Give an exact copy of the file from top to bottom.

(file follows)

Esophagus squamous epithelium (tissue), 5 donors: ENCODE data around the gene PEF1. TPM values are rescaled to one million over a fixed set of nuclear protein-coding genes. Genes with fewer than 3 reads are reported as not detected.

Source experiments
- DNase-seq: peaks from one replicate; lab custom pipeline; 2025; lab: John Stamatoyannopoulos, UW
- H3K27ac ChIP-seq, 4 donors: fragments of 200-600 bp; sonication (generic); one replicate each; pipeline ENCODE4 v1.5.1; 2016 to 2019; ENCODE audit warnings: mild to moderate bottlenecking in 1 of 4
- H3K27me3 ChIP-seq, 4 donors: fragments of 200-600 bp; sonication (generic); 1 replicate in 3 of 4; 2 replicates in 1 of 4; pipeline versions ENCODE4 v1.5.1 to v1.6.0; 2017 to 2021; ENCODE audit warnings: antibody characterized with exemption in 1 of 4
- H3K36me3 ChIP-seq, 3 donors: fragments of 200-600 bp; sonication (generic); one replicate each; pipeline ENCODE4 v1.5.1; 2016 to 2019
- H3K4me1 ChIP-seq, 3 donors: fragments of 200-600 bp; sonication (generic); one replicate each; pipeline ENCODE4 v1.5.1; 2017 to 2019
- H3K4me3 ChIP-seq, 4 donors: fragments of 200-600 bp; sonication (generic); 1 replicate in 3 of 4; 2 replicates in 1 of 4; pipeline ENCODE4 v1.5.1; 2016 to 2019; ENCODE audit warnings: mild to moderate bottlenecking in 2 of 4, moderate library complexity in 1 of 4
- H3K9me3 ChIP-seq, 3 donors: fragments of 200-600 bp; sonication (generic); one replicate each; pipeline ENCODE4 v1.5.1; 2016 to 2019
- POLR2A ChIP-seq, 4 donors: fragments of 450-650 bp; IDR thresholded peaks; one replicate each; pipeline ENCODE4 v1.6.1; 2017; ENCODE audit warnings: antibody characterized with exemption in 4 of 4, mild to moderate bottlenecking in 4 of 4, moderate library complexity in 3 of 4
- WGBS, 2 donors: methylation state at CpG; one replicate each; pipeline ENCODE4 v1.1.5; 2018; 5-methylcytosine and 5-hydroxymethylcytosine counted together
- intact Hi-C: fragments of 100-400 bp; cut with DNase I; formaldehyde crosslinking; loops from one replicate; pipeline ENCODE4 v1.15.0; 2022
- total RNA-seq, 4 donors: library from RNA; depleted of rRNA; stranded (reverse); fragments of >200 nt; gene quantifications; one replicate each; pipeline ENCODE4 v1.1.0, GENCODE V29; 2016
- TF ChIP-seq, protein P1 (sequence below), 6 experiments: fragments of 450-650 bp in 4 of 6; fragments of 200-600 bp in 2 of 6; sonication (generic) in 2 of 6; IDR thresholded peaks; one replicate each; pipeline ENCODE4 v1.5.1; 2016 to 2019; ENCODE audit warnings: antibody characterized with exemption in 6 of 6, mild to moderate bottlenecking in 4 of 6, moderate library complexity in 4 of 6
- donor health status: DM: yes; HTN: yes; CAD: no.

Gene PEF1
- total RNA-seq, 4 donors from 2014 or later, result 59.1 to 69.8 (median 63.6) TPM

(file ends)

Esophagus squamous epithelium (tissue), 5 donors: ENCODE data around the gene PEF1. TPM values are rescaled to one million over a fixed set of nuclear protein-coding genes. Genes with fewer than 3 reads are reported as not detected.

Source experiments
- DNase-seq: peaks from one replicate; lab custom pipeline; 2025; lab: John Stamatoyannopoulos, UW
- H3K27ac ChIP-seq, 4 donors: fragments of 200-600 bp; sonication (generic); one replicate each; pipeline ENCODE4 v1.5.1; 2016 to 2019; ENCODE audit warnings: mild to moderate bottlenecking in 1 of 4
- H3K27me3 ChIP-seq, 4 donors: fragments of 200-600 bp; sonication (generic); 1 replicate in 3 of 4; 2 replicates in 1 of 4; pipeline versions ENCODE4 v1.5.1 to v1.6.0; 2017 to 2021; ENCODE audit warnings: antibody characterized with exemption in 1 of 4
- H3K36me3 ChIP-seq, 3 donors: fragments of 200-600 bp; sonication (generic); one replicate each; pipeline ENCODE4 v1.5.1; 2016 to 2019
- H3K4me1 ChIP-seq, 3 donors: fragments of 200-600 bp; sonication (generic); one replicate each; pipeline ENCODE4 v1.5.1; 2017 to 2019
- H3K4me3 ChIP-seq, 4 donors: fragments of 200-600 bp; sonication (generic); 1 replicate in 3 of 4; 2 replicates in 1 of 4; pipeline ENCODE4 v1.5.1; 2016 to 2019; ENCODE audit warnings: mild to moderate bottlenecking in 2 of 4, moderate library complexity in 1 of 4
- H3K9me3 ChIP-seq, 3 donors: fragments of 200-600 bp; sonication (generic); one replicate each; pipeline ENCODE4 v1.5.1; 2016 to 2019
- POLR2A ChIP-seq, 4 donors: fragments of 450-650 bp; IDR thresholded peaks; one replicate each; pipeline ENCODE4 v1.6.1; 2017; ENCODE audit warnings: antibody characterized with exemption in 4 of 4, mild to moderate bottlenecking in 4 of 4, moderate library complexity in 3 of 4
- WGBS, 2 donors: methylation state at CpG; one replicate each; pipeline ENCODE4 v1.1.5; 2018; 5-methylcytosine and 5-hydroxymethylcytosine counted together
- intact Hi-C: fragments of 100-400 bp; cut with DNase I; formaldehyde crosslinking; loops from one replicate; pipeline ENCODE4 v1.15.0; 2022
- total RNA-seq, 4 donors: library from RNA; depleted of rRNA; stranded (reverse); fragments of >200 nt; gene quantifications; one replicate each; pipeline ENCODE4 v1.1.0, GENCODE V29; 2016
- TF ChIP-seq, protein P1 (sequence below), 6 experiments: fragments of 450-650 bp in 4 of 6; fragments of 200-600 bp in 2 of 6; sonication (generic) in 2 of 6; IDR thresholded peaks; one replicate each; pipeline ENCODE4 v1.5.1; 2016 to 2019; ENCODE audit warnings: antibody characterized with exemption in 6 of 6, mild to moderate bottlenecking in 4 of 6, moderate library complexity in 4 of 6
- donor health status: DM: yes; HTN: yes; CAD: no.

Gene PEF1
- total RNA-seq, 4 donors from 2014 or later, result 59.1 to 69.8 (median 63.6) TPM